References
1. Lockyer J, Armson H, Könings KD, et al. In-the-Moment Feedback and Coaching: Improving
R2C2 for a New Context. J Grad Med Educ. 2020;12(1):27-35.
2. Sargeant J, Lockyer J, Mann K, et al. Facilitated Reflective Performance Feedback: Developing an
Evidence- and Theory-Based Model That Builds Relationship, Explores Reactions and Content,
and Coaches for Performance Change (R2C2). Acad Med. 2015;90(12):1698-1706.
3. Sargeant J, Lockyer JM, Mann K, et al. The R2C2 Model in Residency Education: How Does It Fos-
ter Coaching and Promote Feedback Use?. Acad Med. 2018;93(7):1055-1063.
30
31
ANNOTATED BIBLIOGRAPHY
1. Sargeant J, Lockyer J, Mann K, et al. Facilitated Reflective Performance Feedback: Developing
an Evidence- and Theory-Based Model That Builds Relationship, Explores Reactions and Con-
tent, and Coaches for Performance Change (R2C2). Acad Med. 2015;90(12):1698-1706.2
This is the landmark paper from the initial authors that provides the background research, assess-
ment of previous work in the field, and description of the derivation of the R2C2 technique. The ar-
ticle contains an extended description of the methods with specific insight into each of the four
components of the theory and examples of how they might be addressed.
2. Sargeant J, Lockyer JM, Mann K, et al. The R2C2 Model in Residency Education: How Does It
Foster Coaching and Promote Feedback Use?. Acad Med. 2018;93(7):1055-1063.3
The authors build on their original framework by applying the R2C2 model to a larger population
with a variety of learners and teachers. They discuss factors that influenced the quality of the R2C2
sessions including the relationship between the teacher and learner as well as the characteristics of
each of the participants. The importance of a Learning Change Plan is emphasized in this article and
suggests this might be the most novel and useful part of the theory for the learner as it provides
them with a plan to move forward and take action on the feedback they received.
3. Sargeant J, Mann K, Manos S, et al. R2C2 in Action: Testing an Evidence-Based Model to Facil-
itate Feedback and Coaching in Residency. J Grad Med Educ. 2017;9(2):165-170.7
In this paper, the authors describe an approach to integrate the feedback and coaching method into
mid- and end-of-year evaluations for residents. Many residencies already have this format of bi-an-
nual or annual feedback already in place; therefore, this is a very practical example of how to inte-
grate the R2C2 into practice with little additional structure. It provides a good framework for su-
pervisors to provide feedback to the learners and incorporate coaching. It was found to be especial-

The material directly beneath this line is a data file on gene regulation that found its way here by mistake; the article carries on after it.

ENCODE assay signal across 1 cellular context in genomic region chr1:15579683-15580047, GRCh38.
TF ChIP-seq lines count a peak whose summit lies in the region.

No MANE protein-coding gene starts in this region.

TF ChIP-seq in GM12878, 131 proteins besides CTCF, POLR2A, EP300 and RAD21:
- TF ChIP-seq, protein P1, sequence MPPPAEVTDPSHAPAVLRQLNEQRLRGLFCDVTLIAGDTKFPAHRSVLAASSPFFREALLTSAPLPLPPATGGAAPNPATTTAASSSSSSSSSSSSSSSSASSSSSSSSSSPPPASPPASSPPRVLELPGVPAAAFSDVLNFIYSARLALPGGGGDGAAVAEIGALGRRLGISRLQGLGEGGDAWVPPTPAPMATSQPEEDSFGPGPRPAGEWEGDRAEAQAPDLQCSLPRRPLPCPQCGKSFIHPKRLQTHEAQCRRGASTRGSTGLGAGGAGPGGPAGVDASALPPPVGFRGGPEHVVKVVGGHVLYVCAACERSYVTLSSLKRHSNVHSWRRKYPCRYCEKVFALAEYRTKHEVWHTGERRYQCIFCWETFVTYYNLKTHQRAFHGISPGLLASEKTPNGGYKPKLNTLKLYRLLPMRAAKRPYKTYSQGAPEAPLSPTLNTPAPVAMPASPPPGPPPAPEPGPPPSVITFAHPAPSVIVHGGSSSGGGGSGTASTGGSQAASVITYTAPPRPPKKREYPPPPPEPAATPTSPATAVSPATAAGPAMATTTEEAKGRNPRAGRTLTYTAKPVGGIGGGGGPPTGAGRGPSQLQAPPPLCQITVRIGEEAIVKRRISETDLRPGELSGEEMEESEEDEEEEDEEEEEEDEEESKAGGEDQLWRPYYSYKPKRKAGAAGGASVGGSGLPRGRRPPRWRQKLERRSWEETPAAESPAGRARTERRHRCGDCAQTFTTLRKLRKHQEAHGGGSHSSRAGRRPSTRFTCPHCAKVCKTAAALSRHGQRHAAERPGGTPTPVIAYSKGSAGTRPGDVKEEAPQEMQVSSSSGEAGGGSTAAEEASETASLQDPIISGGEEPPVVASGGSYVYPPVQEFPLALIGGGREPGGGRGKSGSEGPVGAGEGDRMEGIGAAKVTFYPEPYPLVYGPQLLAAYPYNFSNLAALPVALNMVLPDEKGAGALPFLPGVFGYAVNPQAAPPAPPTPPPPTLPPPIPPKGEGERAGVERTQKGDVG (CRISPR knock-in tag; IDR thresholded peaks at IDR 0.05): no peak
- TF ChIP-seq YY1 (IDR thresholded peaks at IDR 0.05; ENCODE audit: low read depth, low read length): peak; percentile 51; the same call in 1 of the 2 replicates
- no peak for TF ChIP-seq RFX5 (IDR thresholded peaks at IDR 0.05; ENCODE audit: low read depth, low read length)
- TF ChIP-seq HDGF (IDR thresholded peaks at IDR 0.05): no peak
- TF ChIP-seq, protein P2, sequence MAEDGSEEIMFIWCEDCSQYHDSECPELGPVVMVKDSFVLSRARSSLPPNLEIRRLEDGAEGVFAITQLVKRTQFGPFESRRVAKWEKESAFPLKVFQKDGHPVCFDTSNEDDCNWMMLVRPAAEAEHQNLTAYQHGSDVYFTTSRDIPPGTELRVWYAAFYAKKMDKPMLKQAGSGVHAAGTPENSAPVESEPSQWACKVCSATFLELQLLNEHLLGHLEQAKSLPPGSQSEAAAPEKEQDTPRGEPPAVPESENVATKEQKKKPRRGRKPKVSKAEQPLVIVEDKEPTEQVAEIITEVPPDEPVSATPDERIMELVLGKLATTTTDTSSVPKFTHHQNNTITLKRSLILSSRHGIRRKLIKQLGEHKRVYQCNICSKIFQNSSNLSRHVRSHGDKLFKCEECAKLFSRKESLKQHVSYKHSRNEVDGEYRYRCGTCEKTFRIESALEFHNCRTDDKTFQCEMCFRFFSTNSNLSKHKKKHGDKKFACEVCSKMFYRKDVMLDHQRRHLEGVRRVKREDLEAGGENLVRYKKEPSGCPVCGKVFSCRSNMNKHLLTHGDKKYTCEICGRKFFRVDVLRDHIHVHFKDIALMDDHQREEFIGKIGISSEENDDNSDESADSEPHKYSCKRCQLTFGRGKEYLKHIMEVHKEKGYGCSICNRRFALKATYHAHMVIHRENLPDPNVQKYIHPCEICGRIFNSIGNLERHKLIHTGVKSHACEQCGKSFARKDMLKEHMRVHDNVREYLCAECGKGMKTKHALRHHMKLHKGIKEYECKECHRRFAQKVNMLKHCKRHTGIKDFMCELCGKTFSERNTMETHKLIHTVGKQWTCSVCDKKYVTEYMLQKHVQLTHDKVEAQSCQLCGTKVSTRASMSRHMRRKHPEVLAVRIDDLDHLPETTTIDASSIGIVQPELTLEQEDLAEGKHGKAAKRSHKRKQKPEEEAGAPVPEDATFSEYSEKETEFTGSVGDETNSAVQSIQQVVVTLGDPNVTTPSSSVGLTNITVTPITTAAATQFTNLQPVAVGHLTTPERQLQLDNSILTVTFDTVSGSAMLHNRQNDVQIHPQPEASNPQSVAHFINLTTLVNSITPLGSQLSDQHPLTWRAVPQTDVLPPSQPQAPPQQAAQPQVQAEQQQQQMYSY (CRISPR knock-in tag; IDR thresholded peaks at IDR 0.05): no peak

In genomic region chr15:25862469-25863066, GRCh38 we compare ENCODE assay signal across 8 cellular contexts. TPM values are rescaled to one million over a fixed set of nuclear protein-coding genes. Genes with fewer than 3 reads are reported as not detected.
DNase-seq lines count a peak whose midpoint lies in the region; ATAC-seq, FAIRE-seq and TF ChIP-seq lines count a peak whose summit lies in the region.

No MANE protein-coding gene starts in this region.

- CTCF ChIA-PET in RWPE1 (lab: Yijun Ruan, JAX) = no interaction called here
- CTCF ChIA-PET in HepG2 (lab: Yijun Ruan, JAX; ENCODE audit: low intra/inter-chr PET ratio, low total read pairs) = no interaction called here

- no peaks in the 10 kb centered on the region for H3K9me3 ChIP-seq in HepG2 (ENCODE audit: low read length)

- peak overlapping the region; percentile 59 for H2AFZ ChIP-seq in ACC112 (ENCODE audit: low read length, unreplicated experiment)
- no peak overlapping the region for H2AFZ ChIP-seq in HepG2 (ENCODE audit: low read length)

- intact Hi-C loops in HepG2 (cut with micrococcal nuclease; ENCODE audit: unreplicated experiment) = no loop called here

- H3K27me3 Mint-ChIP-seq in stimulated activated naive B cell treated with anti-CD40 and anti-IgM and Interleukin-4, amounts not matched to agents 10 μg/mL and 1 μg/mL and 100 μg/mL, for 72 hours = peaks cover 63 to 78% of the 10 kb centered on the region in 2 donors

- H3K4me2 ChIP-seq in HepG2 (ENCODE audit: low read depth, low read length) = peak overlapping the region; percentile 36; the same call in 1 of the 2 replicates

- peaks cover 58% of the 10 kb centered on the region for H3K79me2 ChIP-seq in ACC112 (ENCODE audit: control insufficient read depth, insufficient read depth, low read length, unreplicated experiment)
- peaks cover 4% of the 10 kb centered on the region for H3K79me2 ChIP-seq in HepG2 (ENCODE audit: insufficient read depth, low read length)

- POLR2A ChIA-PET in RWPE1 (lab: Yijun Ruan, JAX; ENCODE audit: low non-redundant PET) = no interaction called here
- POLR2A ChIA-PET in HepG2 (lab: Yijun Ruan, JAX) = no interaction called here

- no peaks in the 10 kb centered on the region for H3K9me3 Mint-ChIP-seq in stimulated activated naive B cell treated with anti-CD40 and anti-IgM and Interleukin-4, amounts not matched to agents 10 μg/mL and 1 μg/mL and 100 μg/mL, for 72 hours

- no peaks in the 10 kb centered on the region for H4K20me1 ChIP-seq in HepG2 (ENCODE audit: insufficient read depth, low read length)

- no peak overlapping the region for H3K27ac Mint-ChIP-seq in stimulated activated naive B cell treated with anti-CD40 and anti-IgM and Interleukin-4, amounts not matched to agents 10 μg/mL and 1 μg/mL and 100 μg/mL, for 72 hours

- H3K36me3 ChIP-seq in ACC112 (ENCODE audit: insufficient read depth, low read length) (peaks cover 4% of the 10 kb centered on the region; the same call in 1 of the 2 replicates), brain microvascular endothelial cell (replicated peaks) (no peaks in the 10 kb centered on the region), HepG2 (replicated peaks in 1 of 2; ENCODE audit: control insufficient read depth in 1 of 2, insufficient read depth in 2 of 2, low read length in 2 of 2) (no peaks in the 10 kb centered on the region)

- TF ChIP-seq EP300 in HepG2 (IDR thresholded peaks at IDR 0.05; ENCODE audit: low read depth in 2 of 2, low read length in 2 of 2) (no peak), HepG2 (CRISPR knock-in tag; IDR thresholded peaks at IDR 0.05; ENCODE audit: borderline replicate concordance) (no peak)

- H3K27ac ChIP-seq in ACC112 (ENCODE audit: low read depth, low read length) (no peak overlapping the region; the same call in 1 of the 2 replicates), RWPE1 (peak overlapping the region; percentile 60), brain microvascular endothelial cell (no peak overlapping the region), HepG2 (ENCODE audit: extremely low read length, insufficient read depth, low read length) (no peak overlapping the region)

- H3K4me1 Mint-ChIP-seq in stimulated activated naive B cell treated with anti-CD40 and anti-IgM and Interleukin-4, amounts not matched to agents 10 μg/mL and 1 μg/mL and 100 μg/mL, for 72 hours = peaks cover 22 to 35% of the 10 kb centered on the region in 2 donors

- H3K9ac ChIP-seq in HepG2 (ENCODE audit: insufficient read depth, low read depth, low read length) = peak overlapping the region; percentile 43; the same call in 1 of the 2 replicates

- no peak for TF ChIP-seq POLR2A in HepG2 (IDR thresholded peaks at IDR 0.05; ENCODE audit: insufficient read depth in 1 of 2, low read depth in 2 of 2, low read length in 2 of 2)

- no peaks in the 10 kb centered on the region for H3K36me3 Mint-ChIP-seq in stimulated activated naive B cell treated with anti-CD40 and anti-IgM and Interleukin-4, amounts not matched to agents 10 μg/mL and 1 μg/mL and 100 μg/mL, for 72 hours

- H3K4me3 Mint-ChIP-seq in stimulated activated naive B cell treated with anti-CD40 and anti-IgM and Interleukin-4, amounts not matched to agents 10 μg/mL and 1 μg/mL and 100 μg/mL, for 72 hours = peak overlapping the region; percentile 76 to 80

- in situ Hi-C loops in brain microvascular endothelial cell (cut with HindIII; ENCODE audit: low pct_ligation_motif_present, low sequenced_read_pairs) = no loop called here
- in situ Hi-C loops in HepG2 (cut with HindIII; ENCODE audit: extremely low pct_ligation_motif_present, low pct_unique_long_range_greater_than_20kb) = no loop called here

ly helpful in providing feedback and suggestions for improvement to students who were already
excelling, as this can be more complicated for supervisors than the student requiring more attention.
4. Lockyer J, Armson H, Könings KD, et al. In-the-Moment Feedback and Coaching: Improving
R2C2 for a New Context. J Grad Med Educ. 2020;12(1):27-35.1
Previously, the R2C2 model was used primarily for end-of-rotation feedback sessions that encom-
pass multiple types and sources of feedback. This paper discussed how to adapt the R2C2 model to
use for individual, shorter encounters, such as at the end of a clinical.
4. Bing-You R, Hayes V, Varaklis K, Trowbridge R, Kemp H, McKelvy D. Feedback for Learners in
Medical Education: What Is Known? A Scoping Review. Acad Med. 2017;92(9):1346-1354.
5. Sargeant J, Armson H, Driessen E, et al., Evidence-Informed Facilitated Feedback: The R2C2
Feedback Model. MedEdPORTAL. 2016. DOI: 10.15766/mep_2374-8265.10387
6. Armson H, Lockyer JM, Zetkulic M, Könings KD, Sargeant J. Identifying coaching skills to im-
prove feedback use in postgraduate medical education. Med Educ. 2019;53(5):477-493.
7. Sargeant J, Mann K, Manos S, et al. R2C2 in Action: Testing an Evidence-Based Model to Facili-
tate Feedback and Coaching in Residency. J Grad Med Educ. 2017;9(2):165-170.
8. Tavares W, Eppich W, Cheng A, Miller S, Teunissen PW, Watling CJ, Sargeant J. Learning conver-
sations: an analysis of the theoretical roots and their manifestations of feedback and debriefing in
medical education. Academic Medicine. 2020 Jul 1;95(7):1020-5.
A Case
As she pre-rounding for Trauma Surgery rounds, medical student Jane Adams felt she was as prepared as she could